Tuesday, April 11, 2006


I really like haiku. They seem to offer so much in such a small package.

Haiku is a short Japanese poem of that captures a moment of nature, like a snapshot. They are 3 lines and 6-10 words (in English translations, 17 syllables in Japanese).

Haiku are two observations about nature and a third line that ties them together creating an "Ah!" moment. Here's 3 by Basho, sort of the father of haiku (even though he never wrote haiku!)
Temple bells die out.
The fragrant blossoms remain.
A perfect evening!

~ oOo ~
old pond --
frog jumps in
sound of the water

~ oOo ~

wild sea --
lying over Sado island
the galaxy
The best way to learn to write haiku is by reading it. They're short. They're often amusing. Basho is a great place to begin because he saw the humor in nature.

And then go out in nature and write.

BTW, there's a related form, senryu, that has the same structure as haiku but pokes fun at human nature.
nature captured!
a moment in time
That's in the form of a haiku but not a haiku -- because it's not about nature!

Here's the basic form:
nature image --
nature image
(The -- is a pause or break usually written in English as a -- or ! at the end of the 1st or 2nd line.)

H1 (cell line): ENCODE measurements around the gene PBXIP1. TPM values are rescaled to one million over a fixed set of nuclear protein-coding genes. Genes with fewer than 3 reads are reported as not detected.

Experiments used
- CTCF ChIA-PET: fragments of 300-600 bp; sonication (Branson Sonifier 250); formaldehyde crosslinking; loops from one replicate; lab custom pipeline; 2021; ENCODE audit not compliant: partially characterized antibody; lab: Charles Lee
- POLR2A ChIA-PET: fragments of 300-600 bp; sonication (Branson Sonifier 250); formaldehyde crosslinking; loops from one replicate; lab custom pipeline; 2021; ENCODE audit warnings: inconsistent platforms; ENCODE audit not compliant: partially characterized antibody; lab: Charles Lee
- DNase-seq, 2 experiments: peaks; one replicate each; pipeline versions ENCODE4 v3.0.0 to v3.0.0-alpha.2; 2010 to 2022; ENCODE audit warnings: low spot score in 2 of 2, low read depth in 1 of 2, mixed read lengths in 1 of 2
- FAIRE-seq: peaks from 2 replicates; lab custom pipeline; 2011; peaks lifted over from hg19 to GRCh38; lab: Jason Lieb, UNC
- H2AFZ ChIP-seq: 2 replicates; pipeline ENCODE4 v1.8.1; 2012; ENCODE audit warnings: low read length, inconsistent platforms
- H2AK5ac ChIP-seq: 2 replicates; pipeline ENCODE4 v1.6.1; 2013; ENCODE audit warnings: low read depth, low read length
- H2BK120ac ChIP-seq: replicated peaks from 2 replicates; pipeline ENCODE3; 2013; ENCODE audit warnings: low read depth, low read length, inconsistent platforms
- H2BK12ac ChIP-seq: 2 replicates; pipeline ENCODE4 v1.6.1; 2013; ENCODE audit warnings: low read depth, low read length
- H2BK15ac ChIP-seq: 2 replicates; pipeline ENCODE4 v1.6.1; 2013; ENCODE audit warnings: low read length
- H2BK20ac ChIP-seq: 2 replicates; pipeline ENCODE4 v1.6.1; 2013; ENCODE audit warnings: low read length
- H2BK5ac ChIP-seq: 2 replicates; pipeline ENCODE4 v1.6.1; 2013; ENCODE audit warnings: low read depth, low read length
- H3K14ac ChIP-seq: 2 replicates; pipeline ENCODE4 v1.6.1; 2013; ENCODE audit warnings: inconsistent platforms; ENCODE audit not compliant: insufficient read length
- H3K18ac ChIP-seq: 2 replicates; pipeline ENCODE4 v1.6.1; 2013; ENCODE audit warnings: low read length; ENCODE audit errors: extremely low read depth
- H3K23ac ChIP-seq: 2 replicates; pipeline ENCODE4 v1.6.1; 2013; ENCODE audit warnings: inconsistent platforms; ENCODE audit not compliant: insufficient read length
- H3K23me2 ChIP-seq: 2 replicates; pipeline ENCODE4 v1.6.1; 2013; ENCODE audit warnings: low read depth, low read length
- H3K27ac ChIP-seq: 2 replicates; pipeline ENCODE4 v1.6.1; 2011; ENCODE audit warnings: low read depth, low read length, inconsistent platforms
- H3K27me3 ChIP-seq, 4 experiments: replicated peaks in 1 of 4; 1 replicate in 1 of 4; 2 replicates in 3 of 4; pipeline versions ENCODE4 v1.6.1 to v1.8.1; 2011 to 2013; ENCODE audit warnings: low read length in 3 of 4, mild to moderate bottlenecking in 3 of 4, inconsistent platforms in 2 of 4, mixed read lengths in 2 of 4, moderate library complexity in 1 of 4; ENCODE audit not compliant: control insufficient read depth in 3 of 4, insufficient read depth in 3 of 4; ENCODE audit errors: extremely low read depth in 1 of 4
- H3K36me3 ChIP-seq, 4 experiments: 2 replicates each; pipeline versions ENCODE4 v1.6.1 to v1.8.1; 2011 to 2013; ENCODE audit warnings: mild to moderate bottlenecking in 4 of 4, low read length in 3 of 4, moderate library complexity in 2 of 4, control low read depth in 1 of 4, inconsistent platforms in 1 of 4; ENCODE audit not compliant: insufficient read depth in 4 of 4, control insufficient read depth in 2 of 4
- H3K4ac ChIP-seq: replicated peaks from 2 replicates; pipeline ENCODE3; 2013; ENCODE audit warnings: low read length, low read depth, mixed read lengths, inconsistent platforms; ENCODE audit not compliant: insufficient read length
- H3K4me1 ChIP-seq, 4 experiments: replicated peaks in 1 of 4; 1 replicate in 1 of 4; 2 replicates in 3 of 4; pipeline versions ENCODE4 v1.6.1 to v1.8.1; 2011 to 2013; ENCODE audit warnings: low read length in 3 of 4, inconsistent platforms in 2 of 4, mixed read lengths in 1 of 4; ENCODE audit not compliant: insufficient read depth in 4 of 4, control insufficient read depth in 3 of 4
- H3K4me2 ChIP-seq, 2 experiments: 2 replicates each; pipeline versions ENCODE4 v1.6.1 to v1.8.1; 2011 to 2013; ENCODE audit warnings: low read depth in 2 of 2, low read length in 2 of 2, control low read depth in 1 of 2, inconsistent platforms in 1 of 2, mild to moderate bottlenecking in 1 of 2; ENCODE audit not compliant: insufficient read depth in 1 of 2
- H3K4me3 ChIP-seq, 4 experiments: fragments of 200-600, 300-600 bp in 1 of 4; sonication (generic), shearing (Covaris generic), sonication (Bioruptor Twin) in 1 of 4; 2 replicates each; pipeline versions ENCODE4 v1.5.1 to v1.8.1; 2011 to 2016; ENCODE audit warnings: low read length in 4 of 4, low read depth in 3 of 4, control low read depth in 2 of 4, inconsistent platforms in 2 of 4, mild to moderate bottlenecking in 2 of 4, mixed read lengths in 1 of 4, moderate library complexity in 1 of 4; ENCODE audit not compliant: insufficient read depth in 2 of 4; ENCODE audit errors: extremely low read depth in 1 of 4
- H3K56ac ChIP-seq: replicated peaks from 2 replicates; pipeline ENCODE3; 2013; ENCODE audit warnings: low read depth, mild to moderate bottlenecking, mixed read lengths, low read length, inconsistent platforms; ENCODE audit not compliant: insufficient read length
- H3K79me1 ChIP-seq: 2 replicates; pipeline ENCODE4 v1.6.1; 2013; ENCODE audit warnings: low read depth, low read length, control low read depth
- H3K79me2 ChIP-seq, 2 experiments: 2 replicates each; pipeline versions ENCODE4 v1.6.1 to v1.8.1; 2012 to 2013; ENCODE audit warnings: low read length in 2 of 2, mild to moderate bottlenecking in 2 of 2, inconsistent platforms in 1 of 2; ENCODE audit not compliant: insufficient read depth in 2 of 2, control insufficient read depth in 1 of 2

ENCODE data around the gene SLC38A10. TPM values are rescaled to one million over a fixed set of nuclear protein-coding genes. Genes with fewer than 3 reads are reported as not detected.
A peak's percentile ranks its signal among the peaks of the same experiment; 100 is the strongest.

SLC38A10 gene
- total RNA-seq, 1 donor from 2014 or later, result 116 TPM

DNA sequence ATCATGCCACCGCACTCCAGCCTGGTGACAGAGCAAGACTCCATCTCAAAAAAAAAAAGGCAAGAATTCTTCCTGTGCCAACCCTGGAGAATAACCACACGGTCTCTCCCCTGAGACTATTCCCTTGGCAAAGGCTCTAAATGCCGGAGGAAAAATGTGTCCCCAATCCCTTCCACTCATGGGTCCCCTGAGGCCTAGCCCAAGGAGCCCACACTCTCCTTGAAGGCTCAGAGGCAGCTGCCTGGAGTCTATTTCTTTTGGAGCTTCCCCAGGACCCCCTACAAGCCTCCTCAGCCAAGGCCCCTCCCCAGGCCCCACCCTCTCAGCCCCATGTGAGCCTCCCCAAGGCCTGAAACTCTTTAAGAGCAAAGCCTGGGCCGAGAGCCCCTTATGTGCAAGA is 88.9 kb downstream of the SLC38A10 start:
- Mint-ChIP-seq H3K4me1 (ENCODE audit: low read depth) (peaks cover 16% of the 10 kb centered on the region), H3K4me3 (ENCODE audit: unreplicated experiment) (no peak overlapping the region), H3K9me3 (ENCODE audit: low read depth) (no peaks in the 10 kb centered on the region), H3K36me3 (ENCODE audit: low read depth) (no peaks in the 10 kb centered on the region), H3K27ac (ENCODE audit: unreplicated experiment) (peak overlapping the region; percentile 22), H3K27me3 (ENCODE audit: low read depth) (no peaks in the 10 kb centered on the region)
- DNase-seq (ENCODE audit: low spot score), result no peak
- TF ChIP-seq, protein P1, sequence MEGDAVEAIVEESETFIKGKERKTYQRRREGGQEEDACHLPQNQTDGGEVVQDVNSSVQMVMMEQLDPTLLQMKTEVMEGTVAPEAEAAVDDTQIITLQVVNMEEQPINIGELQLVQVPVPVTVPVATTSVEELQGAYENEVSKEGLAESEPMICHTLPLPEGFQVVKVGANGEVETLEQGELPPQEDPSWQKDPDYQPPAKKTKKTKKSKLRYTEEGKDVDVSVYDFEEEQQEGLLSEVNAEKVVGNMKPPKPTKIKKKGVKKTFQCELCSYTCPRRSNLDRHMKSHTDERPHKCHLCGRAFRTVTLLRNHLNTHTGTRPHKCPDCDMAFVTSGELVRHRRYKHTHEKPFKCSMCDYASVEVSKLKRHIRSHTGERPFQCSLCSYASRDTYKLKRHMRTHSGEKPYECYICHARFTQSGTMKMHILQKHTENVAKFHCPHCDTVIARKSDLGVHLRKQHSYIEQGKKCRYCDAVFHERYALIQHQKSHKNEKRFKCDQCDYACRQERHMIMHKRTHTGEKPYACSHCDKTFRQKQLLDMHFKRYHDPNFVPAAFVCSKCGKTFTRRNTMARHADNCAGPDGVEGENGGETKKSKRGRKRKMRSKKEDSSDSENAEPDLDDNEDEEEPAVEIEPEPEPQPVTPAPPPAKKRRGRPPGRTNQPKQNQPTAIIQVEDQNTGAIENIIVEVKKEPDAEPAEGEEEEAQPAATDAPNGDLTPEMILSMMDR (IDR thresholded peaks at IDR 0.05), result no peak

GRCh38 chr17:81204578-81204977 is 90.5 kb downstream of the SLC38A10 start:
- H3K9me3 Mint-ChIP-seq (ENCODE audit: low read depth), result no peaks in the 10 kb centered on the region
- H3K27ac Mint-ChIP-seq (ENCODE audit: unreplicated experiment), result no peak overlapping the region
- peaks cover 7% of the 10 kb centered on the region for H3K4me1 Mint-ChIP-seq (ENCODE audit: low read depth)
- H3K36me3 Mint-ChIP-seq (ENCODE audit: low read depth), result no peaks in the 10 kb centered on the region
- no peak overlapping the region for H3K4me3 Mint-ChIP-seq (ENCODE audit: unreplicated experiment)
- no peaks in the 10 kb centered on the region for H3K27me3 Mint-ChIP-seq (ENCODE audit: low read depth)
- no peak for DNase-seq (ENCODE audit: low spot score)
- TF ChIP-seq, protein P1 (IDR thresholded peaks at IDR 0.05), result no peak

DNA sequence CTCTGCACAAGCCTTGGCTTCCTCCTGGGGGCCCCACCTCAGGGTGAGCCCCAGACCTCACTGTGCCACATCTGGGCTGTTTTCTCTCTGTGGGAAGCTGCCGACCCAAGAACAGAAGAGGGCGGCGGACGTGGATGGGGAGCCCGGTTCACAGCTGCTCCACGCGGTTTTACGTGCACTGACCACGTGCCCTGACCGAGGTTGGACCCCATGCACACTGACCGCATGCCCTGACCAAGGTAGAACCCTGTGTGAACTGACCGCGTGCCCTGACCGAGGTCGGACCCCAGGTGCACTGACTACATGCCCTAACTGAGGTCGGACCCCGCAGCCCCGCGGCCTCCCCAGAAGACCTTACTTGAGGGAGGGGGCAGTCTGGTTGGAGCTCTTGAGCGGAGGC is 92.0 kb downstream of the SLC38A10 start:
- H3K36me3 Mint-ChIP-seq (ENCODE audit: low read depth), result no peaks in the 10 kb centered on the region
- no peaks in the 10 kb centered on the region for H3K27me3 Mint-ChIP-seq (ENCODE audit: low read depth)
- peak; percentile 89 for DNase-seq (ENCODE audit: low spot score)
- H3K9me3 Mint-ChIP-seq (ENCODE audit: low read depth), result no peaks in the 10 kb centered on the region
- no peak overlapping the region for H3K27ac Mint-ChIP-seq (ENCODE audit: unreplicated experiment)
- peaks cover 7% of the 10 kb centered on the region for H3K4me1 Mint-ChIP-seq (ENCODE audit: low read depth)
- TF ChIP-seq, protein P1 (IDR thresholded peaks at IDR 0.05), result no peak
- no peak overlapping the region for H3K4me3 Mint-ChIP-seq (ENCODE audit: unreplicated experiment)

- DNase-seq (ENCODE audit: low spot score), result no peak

For those who like to know the real rules I've adapted these from the Haiku book mentioned below.
  1. 3 lines of 6-10 words (but, in English, not necessarily 17 syllables)
    In Japanese, haiku have 17 syllables written (in English) in 3 lines of 5 syllables, 7 syllables, 5 syllables. I like rules :-) And 17 syllables arranged in a precise order appeals to the mathematician in me. But Patricia Donegan in Haiku, a children's book about haiku, made a very good point about those 17 syllables. She explains that in Japanese 17 syllables is about 6 words. But in English, 17 syllables is about 12. If you try to write haiku with 17 English syllables it's going to be too bulky. So she suggests 3 lines with 6-10 words total.

  2. Image
    Paint an image, capture a moment. It should be descriptive and appeal to the senses (sight, hearing, smell, taste, touch).

  3. Season word (kigo)
    The first or second line should contain a word relating to the season to help the reader paint a more accurate picture. (There are lists of Kigo course! But you don't need to limit yourself. They can be helpful to get you thinking if your brain gets stalled trying to think what words could represent a season.)

  4. Here and now
    Immediacy. Write about the present moment or a memory, not something you imagine.

  5. Feeling
    Don't explain or tell. Show a feeling through an image. Like:
    cold rain --
    tiny frog sits
    wrapped in mist
    Does it feel lonely? Yet it doesn't need to tell you the frog is lonely. The words paint that impression.

  6. Surprise
    There should be an "Ah!" moment, a surprising insight often about an ordinary event that wakes you up.

  7. Compassion
    Haiku should express openheartedness toward nature.
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